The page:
Monday, December 29, 2014

Listening and Learning After the Ferguson Moment

This past fall, I watched from afar as friends and colleagues around the country joined in protests, chanting and displaying now familiar slogans -- Black Lives Matter! Hands Up Don't Shoot! -- and after the failure of Staten Island grand jury to indict Daniel Pantaleo for the choking death of Eric Garner -- I Can't Breathe. In Ann Arbor, my graduate school stomping ground, protests over the Mike Brown case also picked up outrage over an event shockingly close to home, the shooting death of Ann Arbor-resident Aura Rosser.

I read tweets and facebook posts, newspaper coverage and blog posts. Like so many other Americans, I set to work on the #Fergusonsyllabus. The events of the past fall have produced an overwhelming amount of writing from experts and observers, activists and pundits, all analyzing and reassessing what we think we know about race and justice in America in 2014.

Then I was invited to participate in a panel organized by the USD Law School on The Ferguson Moment (on which part of this post is based). Where to begin? What stories to tell, what framework to provide to begin to chip away at the complexity that produced Ferguson October?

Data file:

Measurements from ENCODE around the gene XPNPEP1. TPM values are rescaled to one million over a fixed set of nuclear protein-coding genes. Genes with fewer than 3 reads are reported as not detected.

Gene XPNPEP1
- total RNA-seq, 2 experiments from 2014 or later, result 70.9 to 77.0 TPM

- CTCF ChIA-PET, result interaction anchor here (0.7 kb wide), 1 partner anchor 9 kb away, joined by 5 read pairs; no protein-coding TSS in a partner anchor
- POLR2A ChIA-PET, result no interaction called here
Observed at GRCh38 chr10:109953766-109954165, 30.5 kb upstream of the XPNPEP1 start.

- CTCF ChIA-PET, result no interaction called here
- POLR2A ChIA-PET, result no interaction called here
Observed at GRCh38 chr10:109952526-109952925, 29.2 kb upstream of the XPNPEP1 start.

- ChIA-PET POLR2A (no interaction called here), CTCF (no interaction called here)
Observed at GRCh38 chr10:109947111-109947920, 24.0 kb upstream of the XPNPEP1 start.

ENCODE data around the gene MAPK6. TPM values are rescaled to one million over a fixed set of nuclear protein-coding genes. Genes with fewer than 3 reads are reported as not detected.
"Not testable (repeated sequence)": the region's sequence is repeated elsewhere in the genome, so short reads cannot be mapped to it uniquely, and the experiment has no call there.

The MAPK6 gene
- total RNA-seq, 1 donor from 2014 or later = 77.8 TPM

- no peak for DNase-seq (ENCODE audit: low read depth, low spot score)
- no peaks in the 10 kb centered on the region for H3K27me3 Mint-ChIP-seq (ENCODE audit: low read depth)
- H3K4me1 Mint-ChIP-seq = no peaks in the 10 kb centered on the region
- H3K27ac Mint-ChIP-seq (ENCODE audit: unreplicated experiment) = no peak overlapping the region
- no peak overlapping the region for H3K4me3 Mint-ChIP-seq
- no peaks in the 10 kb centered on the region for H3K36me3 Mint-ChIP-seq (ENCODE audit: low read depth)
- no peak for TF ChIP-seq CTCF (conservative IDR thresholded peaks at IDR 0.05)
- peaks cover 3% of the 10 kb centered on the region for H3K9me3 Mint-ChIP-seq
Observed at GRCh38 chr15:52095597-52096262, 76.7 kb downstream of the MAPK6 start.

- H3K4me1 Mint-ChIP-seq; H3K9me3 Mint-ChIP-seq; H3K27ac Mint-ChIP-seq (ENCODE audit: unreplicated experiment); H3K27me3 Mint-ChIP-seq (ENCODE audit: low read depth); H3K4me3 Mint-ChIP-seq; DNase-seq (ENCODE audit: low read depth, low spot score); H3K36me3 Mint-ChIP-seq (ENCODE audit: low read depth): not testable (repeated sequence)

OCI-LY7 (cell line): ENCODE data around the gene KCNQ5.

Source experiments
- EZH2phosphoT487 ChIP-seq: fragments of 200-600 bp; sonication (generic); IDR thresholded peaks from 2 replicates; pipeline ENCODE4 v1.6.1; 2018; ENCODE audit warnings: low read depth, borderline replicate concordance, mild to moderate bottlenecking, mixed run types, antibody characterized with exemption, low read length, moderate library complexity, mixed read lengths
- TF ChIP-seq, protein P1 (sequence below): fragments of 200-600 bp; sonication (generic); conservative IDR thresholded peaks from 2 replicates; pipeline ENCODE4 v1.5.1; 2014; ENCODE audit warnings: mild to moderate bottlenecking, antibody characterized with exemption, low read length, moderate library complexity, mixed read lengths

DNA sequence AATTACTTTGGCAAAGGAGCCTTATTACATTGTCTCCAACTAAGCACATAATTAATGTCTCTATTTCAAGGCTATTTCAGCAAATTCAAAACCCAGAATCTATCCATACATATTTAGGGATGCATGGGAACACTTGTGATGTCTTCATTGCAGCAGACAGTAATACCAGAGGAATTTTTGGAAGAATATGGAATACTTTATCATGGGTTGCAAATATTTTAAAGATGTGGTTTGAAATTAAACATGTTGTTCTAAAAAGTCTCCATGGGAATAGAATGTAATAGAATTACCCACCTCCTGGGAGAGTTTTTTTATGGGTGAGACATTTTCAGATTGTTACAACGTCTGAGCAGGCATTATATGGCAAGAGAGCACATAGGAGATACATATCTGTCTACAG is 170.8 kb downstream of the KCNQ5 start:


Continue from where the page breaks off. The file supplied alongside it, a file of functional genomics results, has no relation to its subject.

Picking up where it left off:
Like so many Americans, I was surprised by what the Mike Brown shooting, the months of protests, and ongoing and contentious media coverage revealed about our racially divided America. I thought I understood. I thought my training as a historian had provided me with the context and the frameworks I needed to understand race in 2014. But there is always more that we don't understand. 

These cases and the mounting examples of black deaths at the hands of police officers seemed to suggest that there was something about our moment that many of us were missing. What structural context could help me explain these events and the outpouring of grief and anger in response? What could help me explain Why Mike Brown? Why did this case become our national reckoning? What could I learn now so that this coming semester, when I stand in front of my US history survey to tell the story of the so-called American century, I will have stronger, clearer narratives to help make the politics of our moment more comprehensible?